The Bible

Bible Usage:


  • Included in Eastons: No
  • Included in Hitchcocks: No
  • Included in Naves: No
  • Included in Smiths: No
  • Included in Websters: Yes
  • Included in Strongs: Yes
  • Included in Thayers: Yes
  • Included in BDB: Yes

Strongs Concordance:

Webster's 1828 Dictionary

MAN'IFEST, adjective [Latin manifestus.]

1. Plain, open, clearly visible to the eye or obvious to the understanding; apparent; not obscure or difficult to be seen or understood. From the testimony, the truth we conceive to be manifest

Thus manifest to sight the god appeared.

That which may be known of God is manifest in them. Romans 1:19.

2. Detected; with of.

Calistho there stood manifest of shame. [Unusual.]

MAN'IFEST, noun An invoice of a cargo of goods, imported or laden for export, to be exhibited at the custom-house by the master of the vessel, or the owner or shipper.


Webster's 1828 Dictionary

MANIFESTA'TION, noun The act of disclosing what is secret, unseen or obscure; discovery to the eye or to the understanding; the exhibition of any thing by clear evidence; display; as the manifestation of God's power in creation, or of his benevolence in redemption.

The secret manner in which acts of mercy ought to be performed, requires this public manifestation of them at the great day.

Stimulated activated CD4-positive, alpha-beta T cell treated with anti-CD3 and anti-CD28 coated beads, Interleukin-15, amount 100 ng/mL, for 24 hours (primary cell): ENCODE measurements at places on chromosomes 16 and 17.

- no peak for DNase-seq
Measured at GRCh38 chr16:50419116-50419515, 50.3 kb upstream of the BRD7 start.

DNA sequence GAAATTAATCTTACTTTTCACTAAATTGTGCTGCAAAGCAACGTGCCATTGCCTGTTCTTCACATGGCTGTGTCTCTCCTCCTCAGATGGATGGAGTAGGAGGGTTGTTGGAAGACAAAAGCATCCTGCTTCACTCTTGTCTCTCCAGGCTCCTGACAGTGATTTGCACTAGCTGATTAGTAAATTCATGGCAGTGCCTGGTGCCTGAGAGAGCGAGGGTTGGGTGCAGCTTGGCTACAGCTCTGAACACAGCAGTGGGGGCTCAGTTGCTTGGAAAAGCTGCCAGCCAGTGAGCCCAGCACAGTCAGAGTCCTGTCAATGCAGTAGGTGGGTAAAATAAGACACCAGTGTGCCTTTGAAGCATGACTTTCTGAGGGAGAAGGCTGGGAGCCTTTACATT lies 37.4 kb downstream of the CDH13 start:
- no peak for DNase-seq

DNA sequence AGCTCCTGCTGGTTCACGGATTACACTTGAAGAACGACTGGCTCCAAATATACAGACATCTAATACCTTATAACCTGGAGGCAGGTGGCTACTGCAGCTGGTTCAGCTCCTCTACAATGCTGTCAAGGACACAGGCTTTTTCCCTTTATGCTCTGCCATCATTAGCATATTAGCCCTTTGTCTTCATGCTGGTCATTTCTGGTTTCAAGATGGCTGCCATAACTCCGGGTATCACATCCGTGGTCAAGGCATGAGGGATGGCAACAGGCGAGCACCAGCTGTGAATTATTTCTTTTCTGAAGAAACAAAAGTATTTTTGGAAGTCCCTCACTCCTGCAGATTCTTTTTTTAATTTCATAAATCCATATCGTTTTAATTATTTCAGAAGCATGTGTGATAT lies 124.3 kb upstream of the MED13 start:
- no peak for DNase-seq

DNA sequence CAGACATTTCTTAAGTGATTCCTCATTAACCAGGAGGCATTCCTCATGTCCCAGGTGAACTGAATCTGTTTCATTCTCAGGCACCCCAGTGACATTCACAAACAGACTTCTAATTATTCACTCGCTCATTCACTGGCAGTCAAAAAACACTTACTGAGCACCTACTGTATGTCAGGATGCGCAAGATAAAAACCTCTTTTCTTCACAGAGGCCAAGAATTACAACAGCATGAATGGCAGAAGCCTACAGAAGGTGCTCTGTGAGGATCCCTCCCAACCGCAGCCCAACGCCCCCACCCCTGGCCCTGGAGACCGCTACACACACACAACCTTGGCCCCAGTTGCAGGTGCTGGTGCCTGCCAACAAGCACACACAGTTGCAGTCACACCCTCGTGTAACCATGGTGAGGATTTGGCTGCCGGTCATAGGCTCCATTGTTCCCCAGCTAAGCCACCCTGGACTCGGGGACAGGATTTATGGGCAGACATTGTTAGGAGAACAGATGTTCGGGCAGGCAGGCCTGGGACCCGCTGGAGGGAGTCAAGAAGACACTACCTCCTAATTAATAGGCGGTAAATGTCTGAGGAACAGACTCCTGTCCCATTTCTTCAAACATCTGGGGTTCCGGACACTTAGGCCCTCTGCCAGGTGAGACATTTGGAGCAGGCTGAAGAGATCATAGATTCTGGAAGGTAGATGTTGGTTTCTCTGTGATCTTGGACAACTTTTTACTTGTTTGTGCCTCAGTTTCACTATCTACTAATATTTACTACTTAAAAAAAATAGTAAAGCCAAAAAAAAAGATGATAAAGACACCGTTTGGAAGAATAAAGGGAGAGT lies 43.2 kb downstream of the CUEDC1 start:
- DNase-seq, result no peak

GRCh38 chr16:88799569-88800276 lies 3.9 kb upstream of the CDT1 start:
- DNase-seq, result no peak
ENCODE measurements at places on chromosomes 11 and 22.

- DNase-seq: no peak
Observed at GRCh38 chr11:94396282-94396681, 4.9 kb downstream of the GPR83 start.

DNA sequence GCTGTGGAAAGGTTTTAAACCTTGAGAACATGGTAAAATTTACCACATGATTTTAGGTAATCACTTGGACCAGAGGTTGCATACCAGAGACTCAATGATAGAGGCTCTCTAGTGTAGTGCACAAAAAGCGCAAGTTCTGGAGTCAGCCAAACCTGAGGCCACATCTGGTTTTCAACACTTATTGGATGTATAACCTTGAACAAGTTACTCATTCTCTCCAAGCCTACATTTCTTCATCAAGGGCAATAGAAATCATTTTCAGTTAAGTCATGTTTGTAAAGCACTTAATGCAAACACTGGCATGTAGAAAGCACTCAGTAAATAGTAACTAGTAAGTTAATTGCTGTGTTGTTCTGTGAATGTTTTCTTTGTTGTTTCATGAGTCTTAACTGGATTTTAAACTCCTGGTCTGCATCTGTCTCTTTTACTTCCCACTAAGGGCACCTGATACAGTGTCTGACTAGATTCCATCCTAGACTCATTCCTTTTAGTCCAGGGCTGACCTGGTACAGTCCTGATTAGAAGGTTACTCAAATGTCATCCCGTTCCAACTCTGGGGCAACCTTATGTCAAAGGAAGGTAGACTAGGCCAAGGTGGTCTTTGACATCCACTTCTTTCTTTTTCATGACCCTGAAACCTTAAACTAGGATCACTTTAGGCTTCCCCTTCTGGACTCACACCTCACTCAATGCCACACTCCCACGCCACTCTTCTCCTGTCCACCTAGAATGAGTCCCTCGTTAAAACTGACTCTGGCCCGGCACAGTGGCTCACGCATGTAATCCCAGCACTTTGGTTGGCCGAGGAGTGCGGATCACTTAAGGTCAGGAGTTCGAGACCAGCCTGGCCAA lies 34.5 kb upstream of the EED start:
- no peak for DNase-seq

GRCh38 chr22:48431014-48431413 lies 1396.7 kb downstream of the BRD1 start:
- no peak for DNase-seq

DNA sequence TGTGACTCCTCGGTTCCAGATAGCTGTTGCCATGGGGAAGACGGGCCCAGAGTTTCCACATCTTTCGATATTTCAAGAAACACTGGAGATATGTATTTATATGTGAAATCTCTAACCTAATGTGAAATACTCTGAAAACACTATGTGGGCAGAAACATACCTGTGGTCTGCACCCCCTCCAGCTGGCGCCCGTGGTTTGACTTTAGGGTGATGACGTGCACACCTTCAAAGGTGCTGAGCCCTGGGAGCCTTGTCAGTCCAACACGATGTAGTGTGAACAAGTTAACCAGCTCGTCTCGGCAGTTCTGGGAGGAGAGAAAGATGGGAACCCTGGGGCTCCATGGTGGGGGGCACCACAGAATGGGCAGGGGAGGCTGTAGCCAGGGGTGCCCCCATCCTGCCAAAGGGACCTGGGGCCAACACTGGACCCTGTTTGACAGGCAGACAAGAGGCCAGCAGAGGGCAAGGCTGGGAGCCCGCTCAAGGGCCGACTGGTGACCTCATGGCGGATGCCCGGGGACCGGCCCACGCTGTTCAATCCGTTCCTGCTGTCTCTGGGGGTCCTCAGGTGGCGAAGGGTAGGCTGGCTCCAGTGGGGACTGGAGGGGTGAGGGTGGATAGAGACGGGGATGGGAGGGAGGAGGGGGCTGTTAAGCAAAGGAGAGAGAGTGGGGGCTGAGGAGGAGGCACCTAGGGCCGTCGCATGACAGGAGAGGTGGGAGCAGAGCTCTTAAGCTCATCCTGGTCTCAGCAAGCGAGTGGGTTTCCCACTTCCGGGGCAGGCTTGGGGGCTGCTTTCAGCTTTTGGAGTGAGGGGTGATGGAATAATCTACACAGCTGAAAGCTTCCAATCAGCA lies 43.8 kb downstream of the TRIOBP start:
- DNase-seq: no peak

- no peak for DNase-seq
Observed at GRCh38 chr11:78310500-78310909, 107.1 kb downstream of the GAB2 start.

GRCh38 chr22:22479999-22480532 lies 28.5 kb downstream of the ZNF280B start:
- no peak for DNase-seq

Webster's 1828 Dictionary

MAN'IFESTED, participle passive Made clear; disclosed; made apparent, obvious or evident.

Webster's 1828 Dictionary

MANIFEST'IBLE, adjective That may be made evident.

Webster's 1828 Dictionary

MAN'IFESTING, participle present tense Showing clearly; making evident; disclosing, displaying.

Webster's 1828 Dictionary

MAN'IFESTLY, adverb Clearly; evidently; plainly; in a manner to be clearly seen or understood.

Webster's 1828 Dictionary

MAN'IFESTNESS, noun Clearness to the sight or mind; obviousness.

MANIFESTO. [See Manifest.]

Webster's 1828 Dictionary

MANIFEST'O, noun [Latin manifestus, manifest.] A public declaration, usually of a prince or sovereign, showing his intentions, or proclaiming his opinions and motives; as a manifesto declaring the purpose of a prince to begin war, and explaining his motives. [Manifesto only is now used.]

MAN'IFEST, verb transitive [Latin manifesto ] To reveal; to make to appear; to show plainly; to make public; to disclose to the eye or to the understanding.

Nothing is hid, which shall not be manifested. Mark 4:1.

He that loveth me, shall be loved of my Father, and I will love him, and will manifest myself to him. John 4:1.

Thy life did manifest thou lov'dst me not.

1. To display; to exhibit more clearly to the view. The wisdom of God is manifested in the order and harmony of creation.